Today is my birthday.
(That really isn’t relevant, but it seemed like a good way to open today’s blog post.)
The other day I ran across an article in the current issue of Inc. Magazine (thanks to Ryan Healy for mentioning the article so I would take a look at it). Last night I finally got around to pulling up the article online and to reading it through this morning.
The article caught my eye because it is by Jason Fried of highly successful 37signals, but it kept my attention because he starts off early on in the article by stating a principle I’ve long held (in fact I based the founding of the IT Consulting Success Strategies community upon it). Jason states it like this:
You can be the most creative software designer in the world. But if you don’t know how to make money, you’re never going to have much of a business or a whole lot of autonomy.
Readers who signed up to be on my e-mail list in the past year or so may recognize the parallels that statement has with the premise for the e-mail list described on the page you signed up on.
Jason’s credo is “It’s simple until you make it complicated.” He has built a very successful business, seemingly wrapped around that philosophy. Thankfully, he is also great at communicating his thinking and approaches and, fortunately for us, seems to enjoy sharing his insights in order to help others.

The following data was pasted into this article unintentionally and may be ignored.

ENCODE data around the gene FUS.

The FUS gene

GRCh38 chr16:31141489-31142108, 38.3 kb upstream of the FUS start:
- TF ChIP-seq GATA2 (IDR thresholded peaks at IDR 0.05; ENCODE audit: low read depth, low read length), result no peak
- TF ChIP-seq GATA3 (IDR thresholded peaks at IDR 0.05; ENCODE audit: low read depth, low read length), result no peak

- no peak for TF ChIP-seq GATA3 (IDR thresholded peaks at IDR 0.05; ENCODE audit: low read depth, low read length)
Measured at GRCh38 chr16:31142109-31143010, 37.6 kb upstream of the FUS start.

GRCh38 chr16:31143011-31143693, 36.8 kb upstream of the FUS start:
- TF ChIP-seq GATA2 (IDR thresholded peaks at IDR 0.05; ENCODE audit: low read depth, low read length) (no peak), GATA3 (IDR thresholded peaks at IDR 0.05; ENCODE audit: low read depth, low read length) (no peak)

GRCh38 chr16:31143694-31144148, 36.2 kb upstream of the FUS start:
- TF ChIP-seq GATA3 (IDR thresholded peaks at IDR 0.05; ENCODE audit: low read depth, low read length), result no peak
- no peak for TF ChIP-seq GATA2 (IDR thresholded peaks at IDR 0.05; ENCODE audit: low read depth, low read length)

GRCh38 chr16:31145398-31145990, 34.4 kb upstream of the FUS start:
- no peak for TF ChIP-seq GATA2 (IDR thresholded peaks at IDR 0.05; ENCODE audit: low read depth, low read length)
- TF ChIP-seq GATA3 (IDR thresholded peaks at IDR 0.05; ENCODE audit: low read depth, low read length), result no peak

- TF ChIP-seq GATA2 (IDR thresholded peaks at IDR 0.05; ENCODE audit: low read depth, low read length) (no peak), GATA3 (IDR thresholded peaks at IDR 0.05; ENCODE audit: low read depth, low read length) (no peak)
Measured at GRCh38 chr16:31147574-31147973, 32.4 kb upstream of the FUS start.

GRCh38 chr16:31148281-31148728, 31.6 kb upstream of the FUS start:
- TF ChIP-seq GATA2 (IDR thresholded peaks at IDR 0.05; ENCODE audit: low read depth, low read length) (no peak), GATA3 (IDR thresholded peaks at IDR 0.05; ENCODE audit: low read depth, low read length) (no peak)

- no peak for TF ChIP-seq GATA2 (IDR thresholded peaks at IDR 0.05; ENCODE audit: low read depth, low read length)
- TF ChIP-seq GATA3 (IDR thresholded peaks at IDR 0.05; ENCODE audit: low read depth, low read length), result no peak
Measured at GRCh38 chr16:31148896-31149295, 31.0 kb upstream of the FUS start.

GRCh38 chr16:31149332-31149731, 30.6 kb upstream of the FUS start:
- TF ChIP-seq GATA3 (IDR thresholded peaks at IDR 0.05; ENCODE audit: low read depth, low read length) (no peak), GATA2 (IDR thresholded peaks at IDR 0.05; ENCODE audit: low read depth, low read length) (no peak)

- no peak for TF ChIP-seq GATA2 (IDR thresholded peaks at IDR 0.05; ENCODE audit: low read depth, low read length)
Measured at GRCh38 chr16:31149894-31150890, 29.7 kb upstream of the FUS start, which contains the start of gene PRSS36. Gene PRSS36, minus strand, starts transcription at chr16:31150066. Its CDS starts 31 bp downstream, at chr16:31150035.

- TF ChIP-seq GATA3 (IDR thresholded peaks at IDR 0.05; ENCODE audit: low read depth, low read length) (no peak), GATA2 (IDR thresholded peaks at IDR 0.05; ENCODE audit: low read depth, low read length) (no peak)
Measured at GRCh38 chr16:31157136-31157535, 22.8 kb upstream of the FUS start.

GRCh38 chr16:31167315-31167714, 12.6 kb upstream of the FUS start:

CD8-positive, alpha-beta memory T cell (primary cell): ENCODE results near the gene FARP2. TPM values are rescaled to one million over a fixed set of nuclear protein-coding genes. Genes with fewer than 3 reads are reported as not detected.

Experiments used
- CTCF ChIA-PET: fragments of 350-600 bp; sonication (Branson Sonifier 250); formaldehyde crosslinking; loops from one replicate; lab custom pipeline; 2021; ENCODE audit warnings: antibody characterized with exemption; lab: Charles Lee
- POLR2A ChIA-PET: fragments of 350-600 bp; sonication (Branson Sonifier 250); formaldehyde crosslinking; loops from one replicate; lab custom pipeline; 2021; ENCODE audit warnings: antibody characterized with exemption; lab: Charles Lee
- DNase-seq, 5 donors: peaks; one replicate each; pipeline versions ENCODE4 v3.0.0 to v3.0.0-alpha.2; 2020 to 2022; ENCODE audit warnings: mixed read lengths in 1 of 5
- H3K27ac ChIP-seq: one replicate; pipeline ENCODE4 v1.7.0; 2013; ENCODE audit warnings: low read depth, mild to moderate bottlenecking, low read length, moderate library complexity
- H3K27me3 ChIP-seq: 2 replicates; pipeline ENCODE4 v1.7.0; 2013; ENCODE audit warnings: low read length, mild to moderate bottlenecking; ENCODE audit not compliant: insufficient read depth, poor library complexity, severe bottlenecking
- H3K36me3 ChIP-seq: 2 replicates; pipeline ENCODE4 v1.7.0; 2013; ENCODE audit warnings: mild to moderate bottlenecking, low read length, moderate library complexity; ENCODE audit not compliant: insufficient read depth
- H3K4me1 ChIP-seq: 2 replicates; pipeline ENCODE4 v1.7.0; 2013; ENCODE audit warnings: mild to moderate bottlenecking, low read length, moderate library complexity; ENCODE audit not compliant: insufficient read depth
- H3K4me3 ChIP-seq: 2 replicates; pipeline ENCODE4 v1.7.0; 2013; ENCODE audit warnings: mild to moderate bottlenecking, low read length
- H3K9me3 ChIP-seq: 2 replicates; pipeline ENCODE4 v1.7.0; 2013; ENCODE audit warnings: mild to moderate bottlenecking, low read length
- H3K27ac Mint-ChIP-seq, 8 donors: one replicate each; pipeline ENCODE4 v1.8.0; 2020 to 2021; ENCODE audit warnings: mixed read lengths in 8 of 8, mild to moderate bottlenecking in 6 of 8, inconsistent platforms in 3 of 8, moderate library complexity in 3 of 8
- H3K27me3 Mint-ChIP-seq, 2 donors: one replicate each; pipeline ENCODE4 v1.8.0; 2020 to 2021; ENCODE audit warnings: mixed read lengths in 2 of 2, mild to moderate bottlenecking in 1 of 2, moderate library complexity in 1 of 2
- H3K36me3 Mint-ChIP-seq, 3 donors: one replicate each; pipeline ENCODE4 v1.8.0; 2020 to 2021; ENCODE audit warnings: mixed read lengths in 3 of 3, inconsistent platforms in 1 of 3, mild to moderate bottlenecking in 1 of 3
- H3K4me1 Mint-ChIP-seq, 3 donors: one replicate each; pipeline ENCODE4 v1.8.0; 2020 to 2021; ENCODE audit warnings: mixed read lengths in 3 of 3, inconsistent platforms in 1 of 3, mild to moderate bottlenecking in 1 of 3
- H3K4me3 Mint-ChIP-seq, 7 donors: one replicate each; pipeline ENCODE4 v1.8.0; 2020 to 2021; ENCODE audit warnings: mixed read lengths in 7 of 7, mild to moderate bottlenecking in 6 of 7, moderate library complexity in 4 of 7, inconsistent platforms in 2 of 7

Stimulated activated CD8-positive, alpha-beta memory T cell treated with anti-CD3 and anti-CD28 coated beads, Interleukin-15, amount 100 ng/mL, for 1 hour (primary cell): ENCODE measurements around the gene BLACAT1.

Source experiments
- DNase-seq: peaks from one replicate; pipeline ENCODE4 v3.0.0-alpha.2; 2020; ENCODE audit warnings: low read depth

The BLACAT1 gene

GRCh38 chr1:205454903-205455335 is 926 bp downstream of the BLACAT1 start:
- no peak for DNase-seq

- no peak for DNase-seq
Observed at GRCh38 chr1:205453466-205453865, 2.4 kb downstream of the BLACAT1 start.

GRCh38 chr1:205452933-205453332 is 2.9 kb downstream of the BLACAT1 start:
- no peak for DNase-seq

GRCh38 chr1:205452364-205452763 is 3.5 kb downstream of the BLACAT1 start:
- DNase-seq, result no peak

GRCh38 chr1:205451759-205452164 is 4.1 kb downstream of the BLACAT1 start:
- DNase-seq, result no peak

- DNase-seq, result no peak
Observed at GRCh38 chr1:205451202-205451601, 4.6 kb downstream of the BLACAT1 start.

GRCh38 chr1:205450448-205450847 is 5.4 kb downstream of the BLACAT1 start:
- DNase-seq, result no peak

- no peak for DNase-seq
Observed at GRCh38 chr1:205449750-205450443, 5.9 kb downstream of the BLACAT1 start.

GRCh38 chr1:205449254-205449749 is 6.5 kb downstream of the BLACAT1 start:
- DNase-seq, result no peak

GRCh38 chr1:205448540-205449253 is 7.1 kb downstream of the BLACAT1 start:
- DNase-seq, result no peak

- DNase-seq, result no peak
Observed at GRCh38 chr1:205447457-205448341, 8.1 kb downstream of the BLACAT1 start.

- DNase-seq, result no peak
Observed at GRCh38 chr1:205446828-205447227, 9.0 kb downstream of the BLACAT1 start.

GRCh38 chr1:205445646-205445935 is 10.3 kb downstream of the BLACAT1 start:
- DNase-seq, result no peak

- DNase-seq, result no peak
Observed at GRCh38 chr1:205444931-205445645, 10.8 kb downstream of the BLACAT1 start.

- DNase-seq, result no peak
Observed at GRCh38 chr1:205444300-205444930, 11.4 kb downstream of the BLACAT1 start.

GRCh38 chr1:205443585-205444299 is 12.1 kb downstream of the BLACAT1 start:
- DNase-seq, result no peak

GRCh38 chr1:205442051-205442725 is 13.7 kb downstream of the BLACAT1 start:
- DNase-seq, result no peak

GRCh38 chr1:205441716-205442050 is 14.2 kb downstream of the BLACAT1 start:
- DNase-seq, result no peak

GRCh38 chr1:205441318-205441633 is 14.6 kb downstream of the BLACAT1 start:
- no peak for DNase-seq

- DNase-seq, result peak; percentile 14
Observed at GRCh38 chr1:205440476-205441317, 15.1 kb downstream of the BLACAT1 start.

Here’s a more extensive quote from Jason Fried from the first part of the article (though I suggest you go read the full article entitled “How to Make Money in 6 Easy Steps: Entrepreneur Jason Fried offers the most fundamental of all small-business advice: how to get good at making money.“)
One thing I do know is that making money is not the same as starting a business. For entrepreneurs, this is an important thing to understand. Most of us identify with the products we create or services we provide. I make software. He is a headhunter. She builds computer networks. But the fact is, all of us must master one skill that supersedes the others: making money. You can be the most creative software designer in the world. But if you don’t know how to make money, you’re never going to have much of a business or a whole lot of autonomy.
This is not about getting rich (though there’s certainly nothing wrong with that). Instead, for me, making money is about freedom. When you owe people money, they own you—or, at least, they own your schedule. As long as you remain profitable, the timeline is yours to create.
It took me a long time to figure out how to make money. Here’s how the lessons unfolded.
If the above intrigues and/or resonates with you, go read the full article here. It includes six specific lessons that are both highly relevant to technical consultants and highly actionable.
Hope you enjoy it as much as I did,